The good news of Christmas is that Jesus was born. Not descended fully formed, as if he could ascend and descend at will. Not breaking through a movie screen, two dimensions suddenly turning into three. Born.
That is good news on the weekday Thursday after Christmas Day, when some of us still have to go to work. It would be decades before Jesus turned water into wine and made a wedding wonderful. Until then, he got up and went to bed. He went back to work after the feasts. He had a great reputation, “growing in wisdom and stature and in favor with God and man,” but it didn’t happen instantly. It happened faithfully, obediently, daily, routinely.
It is not forgetting the wonder of Christmas to go to work. It’s living the life of the Wonder of Christmas. (Tweet that)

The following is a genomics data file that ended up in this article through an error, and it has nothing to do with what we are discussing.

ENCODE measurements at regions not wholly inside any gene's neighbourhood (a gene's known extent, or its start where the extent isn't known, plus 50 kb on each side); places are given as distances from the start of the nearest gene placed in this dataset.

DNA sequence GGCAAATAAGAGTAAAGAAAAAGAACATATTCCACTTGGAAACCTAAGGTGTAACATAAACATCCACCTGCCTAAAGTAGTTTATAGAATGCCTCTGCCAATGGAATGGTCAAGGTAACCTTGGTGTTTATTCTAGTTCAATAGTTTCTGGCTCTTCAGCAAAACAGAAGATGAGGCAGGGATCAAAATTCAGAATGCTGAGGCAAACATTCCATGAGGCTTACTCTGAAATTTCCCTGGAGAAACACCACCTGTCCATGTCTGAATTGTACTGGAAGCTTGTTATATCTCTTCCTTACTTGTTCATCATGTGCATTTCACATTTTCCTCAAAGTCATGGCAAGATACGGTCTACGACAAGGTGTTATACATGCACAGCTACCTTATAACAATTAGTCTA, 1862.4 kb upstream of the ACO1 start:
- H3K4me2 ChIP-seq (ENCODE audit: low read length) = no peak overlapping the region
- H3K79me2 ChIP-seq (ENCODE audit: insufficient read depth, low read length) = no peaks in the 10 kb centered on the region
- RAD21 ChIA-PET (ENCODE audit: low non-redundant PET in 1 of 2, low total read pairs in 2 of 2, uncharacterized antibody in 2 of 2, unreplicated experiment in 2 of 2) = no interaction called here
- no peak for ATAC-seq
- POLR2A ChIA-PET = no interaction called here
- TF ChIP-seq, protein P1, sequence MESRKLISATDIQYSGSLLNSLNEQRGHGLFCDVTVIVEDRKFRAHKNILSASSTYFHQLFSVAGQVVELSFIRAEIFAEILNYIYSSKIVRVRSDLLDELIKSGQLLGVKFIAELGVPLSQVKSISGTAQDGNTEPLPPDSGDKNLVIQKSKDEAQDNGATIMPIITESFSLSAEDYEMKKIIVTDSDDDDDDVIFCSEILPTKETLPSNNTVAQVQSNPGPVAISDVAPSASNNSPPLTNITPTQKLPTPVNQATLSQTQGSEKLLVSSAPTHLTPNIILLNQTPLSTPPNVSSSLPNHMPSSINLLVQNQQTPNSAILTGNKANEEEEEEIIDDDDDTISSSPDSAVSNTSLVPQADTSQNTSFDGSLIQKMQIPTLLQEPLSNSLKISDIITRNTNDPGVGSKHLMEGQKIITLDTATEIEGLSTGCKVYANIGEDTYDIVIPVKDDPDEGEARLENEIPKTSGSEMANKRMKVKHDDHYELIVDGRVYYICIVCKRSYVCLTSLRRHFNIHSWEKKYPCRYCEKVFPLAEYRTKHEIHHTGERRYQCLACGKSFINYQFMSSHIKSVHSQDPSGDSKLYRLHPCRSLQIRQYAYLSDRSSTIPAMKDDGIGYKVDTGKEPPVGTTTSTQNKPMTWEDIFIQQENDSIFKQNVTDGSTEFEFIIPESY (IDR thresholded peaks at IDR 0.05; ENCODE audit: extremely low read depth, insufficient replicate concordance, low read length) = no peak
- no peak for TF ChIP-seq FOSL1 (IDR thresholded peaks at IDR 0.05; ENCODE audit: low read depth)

That birth is good news when some of us have to go to the mall to replace Christmas gifts from optimistic well-meaning gift-givers. There is no gift I can give you that knows and meets the ache in your heart. The ache no one else knows about because you are too polite, too caring, too giving to share. If there is going to be a perfect gift, it’s going to have to be something living, responsive, understanding of my strengths and weaknesses. Something, someone, born and living.
The birth is good news for those who live in the middle of blood. There’s at least a chance that a kid born in the blood of childbirth into a family of questionable reputation might understand those of questionable reputation.
The story of the Incarnation is not that Jesus showed up for the Christmas party. It’s that he stayed to clean up the aftermath. And replace the insufficient gifts. All by himself.